starting said airplanes is difficult because i worry someone will run into the propeller as it’s starting and then die, so i must thoroughly look around before starting the plane.

i am compulsively honest, explaining things that do not need to be explained. for example once i ran into a French person in New York, apologized, and then had to explain why i was apologizing because she was extremely confused about that happened.

as for what happens when i don’t do the compulsions—not a lot. it can cause a lot of anxiety at first but the less i do them, the easier it gets, and the better i feel.


#7

i should add that the longer a person lets compulsions continue the worse they get. like before i went on vacation and couldn’t constantly wipe things down/wash my hands i could barely touch the books i had to put on the shelf at work. when i got back from not doing compulsions going to work as a far cry easier.


#8

My OCD connects directly to how stressed I am. The more stressed I am, the more compulsions I have, meaning I can generally operate normally until I have a bad day. A lot of my compulsions are things that I can’t stop/don’t think about doing (I count steps a lot, so I’ll be thinking about stuff while simultaneously counting how many steps it takes to get from my car to my front door). Other tics, I do over and over until it finally feels “right”, for example, I take deep breaths, but if I don’t do it in the “correct” way, I’ll keep taking these breaths over and over until one finally feels good. Not doing it doesn’t feel like I’m going to die, but it does bother me immensely and I don’t feel fine until I actually do it


#9

My son has OCD as well as Bi-polar disorder. His compulsions range from doing a little dance between doorways because he has to tap each tile six times before he can cross and if you interrupt him he has to start over, to smelling everything. He smells everything.His toothbrush, his hair brush, the counter…
When he was little, he ran around with a scented votive candle at my MIL’s house. It had to be on the table by the door and if someone moved it, it had to be found before he could enter the house.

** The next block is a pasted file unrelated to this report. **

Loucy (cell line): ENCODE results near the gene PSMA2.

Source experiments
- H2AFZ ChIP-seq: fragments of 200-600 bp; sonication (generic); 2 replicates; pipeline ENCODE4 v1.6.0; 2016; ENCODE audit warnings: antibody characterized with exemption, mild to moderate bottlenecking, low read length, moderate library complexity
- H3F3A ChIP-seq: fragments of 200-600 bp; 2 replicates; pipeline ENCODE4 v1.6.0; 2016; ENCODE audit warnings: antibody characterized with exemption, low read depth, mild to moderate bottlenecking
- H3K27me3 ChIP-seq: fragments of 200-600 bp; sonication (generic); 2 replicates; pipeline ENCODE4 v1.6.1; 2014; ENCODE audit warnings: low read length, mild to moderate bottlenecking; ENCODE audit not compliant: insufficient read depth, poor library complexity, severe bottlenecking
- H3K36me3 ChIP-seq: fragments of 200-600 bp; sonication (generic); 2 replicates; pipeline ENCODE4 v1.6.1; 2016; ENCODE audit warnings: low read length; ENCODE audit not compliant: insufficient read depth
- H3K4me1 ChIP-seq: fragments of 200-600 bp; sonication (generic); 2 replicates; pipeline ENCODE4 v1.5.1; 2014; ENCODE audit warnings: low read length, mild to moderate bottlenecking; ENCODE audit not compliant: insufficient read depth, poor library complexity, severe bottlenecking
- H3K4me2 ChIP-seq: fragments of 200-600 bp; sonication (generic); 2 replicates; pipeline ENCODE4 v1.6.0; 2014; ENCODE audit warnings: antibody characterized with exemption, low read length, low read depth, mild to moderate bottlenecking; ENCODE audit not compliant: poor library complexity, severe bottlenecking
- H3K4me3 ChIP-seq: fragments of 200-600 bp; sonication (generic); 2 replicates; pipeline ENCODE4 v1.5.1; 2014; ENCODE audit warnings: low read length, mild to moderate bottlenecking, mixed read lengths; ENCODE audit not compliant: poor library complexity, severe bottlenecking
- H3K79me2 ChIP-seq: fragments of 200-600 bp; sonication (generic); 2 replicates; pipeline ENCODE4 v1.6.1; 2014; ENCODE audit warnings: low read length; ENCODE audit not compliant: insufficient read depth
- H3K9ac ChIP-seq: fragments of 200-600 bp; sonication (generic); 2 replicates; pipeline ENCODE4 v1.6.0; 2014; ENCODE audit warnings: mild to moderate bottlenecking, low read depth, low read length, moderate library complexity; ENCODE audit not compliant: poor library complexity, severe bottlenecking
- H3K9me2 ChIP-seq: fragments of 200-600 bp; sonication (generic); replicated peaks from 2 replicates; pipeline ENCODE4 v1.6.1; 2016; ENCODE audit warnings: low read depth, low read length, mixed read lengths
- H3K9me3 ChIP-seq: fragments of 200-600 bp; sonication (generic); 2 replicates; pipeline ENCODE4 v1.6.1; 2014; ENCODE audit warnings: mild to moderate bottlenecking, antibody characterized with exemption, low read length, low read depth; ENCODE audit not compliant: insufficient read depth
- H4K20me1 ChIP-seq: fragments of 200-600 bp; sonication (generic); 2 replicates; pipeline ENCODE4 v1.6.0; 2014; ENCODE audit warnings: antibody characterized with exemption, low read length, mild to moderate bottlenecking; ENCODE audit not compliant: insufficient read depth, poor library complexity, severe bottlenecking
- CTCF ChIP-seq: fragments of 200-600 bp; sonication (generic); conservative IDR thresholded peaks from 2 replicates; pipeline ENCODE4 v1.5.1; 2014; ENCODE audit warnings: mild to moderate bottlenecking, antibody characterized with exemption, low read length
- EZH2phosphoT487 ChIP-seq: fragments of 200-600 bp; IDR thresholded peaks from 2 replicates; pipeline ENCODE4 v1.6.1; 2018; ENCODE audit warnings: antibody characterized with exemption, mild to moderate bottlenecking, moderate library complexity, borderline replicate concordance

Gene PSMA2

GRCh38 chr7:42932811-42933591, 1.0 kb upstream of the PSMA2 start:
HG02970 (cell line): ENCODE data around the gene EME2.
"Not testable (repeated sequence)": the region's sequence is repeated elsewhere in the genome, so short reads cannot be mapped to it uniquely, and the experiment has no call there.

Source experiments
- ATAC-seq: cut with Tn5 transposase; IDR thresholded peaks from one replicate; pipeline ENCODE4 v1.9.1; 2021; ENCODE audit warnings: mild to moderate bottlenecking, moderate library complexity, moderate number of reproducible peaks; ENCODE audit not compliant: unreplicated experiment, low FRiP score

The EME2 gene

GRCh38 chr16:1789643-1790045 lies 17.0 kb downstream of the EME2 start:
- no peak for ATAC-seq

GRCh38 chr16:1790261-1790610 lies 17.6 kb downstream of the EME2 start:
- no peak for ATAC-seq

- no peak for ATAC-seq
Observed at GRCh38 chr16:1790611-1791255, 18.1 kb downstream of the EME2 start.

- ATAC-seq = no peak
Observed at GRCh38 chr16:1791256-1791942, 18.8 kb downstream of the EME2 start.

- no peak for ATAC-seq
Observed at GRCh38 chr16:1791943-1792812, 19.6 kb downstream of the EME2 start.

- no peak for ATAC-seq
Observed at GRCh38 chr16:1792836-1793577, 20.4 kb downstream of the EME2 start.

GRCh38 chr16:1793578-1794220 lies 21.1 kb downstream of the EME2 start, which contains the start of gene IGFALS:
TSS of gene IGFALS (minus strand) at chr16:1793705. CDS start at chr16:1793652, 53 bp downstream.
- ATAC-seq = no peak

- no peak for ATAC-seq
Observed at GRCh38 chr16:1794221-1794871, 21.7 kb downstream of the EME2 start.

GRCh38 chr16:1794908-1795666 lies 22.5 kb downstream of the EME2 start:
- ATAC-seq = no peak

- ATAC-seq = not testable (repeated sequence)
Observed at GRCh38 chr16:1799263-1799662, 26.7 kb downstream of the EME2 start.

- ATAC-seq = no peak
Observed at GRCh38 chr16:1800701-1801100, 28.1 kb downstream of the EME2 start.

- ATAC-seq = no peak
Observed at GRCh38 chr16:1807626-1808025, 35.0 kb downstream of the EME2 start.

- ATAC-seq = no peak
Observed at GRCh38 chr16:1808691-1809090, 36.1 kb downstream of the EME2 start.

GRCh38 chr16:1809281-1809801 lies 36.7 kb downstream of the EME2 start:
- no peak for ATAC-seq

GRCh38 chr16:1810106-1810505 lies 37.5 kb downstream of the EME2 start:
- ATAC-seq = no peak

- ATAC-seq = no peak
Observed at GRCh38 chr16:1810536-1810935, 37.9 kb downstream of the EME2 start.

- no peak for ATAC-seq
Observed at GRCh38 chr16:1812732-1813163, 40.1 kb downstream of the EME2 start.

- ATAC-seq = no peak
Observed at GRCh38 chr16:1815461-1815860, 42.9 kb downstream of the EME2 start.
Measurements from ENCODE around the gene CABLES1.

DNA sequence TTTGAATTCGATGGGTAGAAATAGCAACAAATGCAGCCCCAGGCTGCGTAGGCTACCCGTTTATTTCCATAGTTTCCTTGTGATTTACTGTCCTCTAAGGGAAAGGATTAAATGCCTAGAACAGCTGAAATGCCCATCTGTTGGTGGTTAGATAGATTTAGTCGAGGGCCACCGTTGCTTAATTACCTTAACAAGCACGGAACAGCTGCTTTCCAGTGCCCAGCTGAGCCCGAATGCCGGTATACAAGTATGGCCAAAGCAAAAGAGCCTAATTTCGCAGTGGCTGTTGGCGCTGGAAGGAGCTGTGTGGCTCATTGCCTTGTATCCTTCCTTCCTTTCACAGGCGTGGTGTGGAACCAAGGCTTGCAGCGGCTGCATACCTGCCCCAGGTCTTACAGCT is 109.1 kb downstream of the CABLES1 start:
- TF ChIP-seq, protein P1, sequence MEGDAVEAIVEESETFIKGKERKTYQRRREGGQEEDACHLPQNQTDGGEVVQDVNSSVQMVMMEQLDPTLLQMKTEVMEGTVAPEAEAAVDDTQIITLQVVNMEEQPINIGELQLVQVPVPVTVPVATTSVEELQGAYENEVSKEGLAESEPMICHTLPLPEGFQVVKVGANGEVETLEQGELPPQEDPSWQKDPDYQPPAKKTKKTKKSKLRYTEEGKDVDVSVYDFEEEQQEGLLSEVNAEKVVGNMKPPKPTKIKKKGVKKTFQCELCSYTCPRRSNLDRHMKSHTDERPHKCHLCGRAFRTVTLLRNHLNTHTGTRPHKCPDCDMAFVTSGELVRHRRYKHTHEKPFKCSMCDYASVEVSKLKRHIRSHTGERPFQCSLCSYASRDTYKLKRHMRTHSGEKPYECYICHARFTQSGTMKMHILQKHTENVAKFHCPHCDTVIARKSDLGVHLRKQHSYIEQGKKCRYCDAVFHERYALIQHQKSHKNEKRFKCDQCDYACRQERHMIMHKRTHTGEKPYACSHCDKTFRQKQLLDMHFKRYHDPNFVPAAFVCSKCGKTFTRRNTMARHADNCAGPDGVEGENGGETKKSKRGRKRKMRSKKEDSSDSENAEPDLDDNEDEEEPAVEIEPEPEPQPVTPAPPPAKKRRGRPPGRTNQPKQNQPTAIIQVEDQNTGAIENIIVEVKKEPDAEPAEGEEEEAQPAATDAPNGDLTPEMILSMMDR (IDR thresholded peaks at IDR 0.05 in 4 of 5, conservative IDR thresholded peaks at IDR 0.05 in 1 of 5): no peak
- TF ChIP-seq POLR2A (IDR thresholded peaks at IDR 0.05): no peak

He likes precisely three cubes of ice in his water. We have an icemaker with a release in the door to the fridge. He knows the exact sound needed to get that three cubes.


#10

That’s so interesting, and I’m glad you seem to know how to make it a bit better I guess? I also have a hand-washing thing but, to me, the skin on my hands feels weird, and I do constantly worry about what I’ve touched like, “I touched my cat 5 hours ago and washed my hands several times since then but now I’m eating with my hands what if…”.


#11

Thank you! When my mother was ‘bad’, she used to count how many times she chewed her food and could only swallow it if it was a certain number.


#12

If it’s not too personal* of a question, does he have bipolar i or ii? I studied Psych for a while and I like knowing more about stuff like this.

Thank you for telling me!


#13

i. There are things he just isn’t wired to understand at all. His emotions range from screaming and crying, to busting holes in walls. He’s gotten better, but when he’s low, it’s really bad. It’s hours of listening to him rage until he works it all out in his head. I have to stay calm and listen, answer when he asks a question, and sort through the aggression to figure out what happened and explain it. When he’s happy, is manic. He bounces and laughs when something isn’t funny.It’s a shrill sound that hurts my ears. If he’s quiet, though, I worry. Sounds strange, but there’s a medium in there where I know he’s good. If he’s too quiet or too loud, something’s wrong.


#14

You seem to be very patient with him and I’ve never had kids but it seems very difficult. I’m glad you are able to ‘deal’ with it as a part of him^^ I’m sure he’s a good kid.


#15

He is a good kid. :slight_smile: